The doctor fell silent and began fiddling on his computer screen. I am pretty sure that he actually Googled my symptoms, as I had done at home. Through the corner of my eye I performed a search of him. I noted an interesting scar on his left hand, maybe three inches long, jagged, yet clean and white and so cold and out of step with his healing demeanor that it told its own tale.
“Are you allergic to any medications?” he asked.
No, I thought. “Switchblade,” I said.
Follow me, if you dare, I thought. “Your hand,” I said. “Please tell me that you were in a knife fight and that I oughta see the other guy.”
He smiled from not the eyes. “Some knife fight,” he said, examining the thing for what seemed to me the first time in years. “When I was eight, I lost a battle with a sliding glass door.”
“Could you please Google me up a bipolar?” I said. “It seems for a person to be special anymore that they ought to have a famous disease to walk around on a leash like a pet. Used to be only a few people were special. Nowadays, however, everyone is so special that there’s no pressing need for anyone to stay alive,” I said. Why do I write everything I say? I thought. And I didn’t realize that tears had ruined my mascara as I had said that. We eighth-faced women do not cry pretty. We make people hate us.
I carried my little white prescription bag to my car and I wiped my reflected eyes clean in the rearview mirror. I thought about usurper Claudius; Words without thoughts to not heaven go. A reflection without a face seems to work out the same.
I went home and called my mother. She is a tenth-faced woman who has the enviable gift of not giving a shit about what people think of her. She never has. There are benefits in being a sociopath. “Those little pills can change your outlook,” she said. “Maybe they will get you back to dating men again.”
Something inside me sighed when she said that. No matter what face you are at, the mother-daughter relationship is pretty much like going into a landmine field, blindfolded and on a pogo stick. It’s my experience that only people currently in their seventh-face or later, recall the pogo stick. Mom has always been big on changing my outlook ever since I could understand words. She speaks the language of the baited hook.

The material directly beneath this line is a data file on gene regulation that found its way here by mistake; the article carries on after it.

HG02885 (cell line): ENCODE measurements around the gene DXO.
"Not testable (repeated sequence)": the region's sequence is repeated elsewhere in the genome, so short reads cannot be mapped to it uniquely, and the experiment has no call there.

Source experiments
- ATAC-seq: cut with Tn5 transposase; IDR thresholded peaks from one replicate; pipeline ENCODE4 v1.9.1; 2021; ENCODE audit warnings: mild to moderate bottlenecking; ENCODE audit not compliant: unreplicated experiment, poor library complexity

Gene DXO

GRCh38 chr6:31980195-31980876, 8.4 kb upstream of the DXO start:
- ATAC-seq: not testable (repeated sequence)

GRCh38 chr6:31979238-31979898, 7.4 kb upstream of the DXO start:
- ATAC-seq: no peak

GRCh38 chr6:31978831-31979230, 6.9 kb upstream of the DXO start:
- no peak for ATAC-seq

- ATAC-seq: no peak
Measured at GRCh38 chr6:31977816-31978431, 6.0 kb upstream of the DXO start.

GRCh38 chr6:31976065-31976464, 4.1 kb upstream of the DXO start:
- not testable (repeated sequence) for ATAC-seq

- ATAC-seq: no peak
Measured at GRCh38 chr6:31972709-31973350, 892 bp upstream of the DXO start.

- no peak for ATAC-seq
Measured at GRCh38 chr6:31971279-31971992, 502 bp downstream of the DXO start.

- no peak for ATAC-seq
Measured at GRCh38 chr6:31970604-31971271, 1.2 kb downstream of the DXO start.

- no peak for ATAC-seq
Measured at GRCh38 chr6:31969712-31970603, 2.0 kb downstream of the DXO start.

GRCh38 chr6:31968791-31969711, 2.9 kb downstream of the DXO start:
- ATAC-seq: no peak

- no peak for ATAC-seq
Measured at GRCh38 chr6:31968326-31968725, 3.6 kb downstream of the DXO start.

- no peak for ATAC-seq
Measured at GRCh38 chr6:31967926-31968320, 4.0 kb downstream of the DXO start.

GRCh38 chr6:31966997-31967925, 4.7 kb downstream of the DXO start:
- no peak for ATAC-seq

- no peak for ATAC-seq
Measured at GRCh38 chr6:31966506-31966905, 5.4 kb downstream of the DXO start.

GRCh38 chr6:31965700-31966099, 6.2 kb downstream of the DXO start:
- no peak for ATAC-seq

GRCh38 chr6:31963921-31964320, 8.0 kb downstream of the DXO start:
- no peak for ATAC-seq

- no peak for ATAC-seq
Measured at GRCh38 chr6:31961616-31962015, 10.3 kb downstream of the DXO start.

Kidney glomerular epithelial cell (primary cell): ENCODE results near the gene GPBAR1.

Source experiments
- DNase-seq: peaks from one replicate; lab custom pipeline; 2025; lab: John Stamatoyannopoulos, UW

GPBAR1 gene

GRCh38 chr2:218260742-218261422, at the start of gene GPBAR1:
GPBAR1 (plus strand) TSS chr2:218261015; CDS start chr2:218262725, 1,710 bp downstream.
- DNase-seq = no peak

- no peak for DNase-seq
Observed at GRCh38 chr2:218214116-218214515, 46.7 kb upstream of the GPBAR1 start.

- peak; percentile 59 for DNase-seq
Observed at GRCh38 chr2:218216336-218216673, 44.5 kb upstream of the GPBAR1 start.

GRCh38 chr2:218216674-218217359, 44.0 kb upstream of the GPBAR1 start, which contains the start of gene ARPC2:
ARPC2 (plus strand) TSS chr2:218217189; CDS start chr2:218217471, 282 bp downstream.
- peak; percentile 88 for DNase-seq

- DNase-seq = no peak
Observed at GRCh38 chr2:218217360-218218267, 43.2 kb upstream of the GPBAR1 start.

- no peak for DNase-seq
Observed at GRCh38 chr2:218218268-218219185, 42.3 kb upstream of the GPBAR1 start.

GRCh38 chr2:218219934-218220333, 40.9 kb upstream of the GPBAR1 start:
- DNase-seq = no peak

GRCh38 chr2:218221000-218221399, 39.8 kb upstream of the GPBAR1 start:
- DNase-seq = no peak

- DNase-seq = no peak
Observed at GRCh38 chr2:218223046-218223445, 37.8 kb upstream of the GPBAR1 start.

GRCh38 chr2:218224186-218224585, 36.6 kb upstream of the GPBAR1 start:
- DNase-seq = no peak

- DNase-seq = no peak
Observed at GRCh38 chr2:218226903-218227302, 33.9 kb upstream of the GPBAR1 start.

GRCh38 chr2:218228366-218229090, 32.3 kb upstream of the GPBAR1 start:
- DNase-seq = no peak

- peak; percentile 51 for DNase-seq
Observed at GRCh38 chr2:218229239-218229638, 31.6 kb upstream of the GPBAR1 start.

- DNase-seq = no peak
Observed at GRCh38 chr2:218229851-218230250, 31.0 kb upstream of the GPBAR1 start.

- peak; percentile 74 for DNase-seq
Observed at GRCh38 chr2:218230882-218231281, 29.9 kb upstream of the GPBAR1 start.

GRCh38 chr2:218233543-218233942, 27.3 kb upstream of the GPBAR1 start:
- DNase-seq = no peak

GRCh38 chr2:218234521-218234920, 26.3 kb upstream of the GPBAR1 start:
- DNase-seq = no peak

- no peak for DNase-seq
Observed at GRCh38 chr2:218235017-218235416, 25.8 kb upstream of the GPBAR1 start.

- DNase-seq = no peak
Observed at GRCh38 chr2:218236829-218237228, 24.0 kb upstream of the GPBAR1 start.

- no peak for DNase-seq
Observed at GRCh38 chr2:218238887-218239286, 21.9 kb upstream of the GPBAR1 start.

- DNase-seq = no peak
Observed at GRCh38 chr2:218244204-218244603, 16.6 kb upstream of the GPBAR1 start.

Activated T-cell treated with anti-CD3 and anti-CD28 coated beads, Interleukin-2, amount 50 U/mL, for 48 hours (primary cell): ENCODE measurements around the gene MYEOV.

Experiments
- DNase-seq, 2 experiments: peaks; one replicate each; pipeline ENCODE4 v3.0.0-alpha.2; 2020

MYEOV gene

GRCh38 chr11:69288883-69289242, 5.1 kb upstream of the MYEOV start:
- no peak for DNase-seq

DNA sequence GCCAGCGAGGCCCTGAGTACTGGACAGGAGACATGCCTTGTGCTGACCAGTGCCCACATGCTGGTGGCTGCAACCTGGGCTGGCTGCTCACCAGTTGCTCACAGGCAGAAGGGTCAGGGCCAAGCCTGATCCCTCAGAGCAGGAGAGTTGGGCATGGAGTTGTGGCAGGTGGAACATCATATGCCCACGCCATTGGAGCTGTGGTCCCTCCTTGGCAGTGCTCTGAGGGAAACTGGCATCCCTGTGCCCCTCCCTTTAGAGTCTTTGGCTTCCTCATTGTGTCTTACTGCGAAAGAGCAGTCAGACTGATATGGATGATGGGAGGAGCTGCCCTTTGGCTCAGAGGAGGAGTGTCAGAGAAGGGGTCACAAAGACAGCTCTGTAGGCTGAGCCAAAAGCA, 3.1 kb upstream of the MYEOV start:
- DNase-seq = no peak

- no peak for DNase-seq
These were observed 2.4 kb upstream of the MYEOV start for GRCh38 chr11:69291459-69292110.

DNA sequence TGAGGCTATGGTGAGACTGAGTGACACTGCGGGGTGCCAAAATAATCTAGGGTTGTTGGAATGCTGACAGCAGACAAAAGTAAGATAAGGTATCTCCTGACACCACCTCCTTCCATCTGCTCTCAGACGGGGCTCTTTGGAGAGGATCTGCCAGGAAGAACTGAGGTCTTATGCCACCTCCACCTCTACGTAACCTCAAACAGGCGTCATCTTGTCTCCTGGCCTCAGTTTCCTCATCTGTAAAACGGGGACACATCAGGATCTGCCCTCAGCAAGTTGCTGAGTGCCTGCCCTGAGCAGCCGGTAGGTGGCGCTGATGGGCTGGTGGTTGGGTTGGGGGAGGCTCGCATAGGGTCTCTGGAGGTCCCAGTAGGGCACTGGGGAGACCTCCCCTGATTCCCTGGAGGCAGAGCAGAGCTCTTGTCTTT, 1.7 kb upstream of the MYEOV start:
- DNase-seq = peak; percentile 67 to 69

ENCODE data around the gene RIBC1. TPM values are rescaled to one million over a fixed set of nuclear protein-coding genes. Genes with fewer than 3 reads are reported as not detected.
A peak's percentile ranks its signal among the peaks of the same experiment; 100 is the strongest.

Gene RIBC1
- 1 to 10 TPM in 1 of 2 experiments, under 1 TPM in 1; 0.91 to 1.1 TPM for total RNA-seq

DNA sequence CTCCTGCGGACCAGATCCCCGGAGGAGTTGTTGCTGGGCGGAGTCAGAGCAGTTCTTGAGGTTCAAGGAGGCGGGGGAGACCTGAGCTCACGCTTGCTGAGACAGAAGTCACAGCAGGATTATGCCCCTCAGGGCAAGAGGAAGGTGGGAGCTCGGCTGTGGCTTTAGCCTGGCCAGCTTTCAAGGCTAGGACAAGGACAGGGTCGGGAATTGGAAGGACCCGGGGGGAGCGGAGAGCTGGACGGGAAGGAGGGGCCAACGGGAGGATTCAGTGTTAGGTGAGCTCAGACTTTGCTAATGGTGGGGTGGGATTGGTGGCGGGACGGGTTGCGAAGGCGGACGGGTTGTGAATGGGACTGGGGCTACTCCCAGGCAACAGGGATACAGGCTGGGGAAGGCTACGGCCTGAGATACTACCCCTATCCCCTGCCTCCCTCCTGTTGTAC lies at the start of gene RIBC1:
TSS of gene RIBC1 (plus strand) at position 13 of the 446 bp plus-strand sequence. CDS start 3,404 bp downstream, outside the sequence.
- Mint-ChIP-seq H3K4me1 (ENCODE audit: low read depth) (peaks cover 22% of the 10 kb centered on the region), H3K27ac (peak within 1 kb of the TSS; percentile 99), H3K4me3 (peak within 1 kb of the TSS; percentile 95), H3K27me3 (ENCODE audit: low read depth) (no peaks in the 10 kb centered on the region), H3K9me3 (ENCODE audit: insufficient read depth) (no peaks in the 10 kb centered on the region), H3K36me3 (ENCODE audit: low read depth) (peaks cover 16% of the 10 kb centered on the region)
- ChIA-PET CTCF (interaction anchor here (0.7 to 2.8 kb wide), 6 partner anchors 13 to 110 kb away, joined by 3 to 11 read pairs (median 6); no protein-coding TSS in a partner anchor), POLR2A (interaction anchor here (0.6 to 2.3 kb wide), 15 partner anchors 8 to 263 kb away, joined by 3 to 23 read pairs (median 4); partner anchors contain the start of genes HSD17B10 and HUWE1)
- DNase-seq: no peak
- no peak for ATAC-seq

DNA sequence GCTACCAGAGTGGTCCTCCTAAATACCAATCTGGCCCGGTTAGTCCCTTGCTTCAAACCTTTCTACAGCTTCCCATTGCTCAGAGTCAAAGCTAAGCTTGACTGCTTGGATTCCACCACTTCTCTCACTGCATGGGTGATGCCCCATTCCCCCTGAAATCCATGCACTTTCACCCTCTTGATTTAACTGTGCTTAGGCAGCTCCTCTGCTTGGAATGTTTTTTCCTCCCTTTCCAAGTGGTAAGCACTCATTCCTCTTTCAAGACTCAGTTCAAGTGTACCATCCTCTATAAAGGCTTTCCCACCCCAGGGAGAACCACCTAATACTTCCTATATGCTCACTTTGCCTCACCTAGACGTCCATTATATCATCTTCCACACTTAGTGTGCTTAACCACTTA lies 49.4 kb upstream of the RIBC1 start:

I almost took the bait. Sometimes I do so unwillingly, sometimes I do it just for sport. I smiled and gave the phone the middle finger.
“I’ve got to go, Mom,” I said.
“Something I said?”
“Everything you say,” I said as I zapped her out of my ear. I counted to three, sure enough my phone rang. “Really, Mom,” I said. “Got to go. I will see you Saturday.” I hung up on her for the second time in ten seconds and silenced my ringer. She usually leaves four or five voice messages per day in my box. She must know that I delete them without listening.
I went into the bathroom and watched myself take my first Citalopram tablet. And I thought about all those stories about suicide; those in which the protagonist just keeps swallowing more pills until all is well—the quick cure. The real world moves much more slowly and requires that an effort be made by both the winners and the losers.
I placed the bottle in my medicine cabinet and made note of the time, for I am supposed to take it around the same time every day.
I went into the living room. I then lay on the sofa and fell into a dream. I dreamt of windy smiles and of false hope and love. I dreamt of standing on the shore and gazing into the closest enormity that might absorb and quiet the tumult in my infinite mind. I dreamt of generations of sad women seeking romance in the scuzzy dive bars of cyberspace. I dreamt of a poignant oboe gliding high over the treble clef. I dreamt of painting all mirrors black.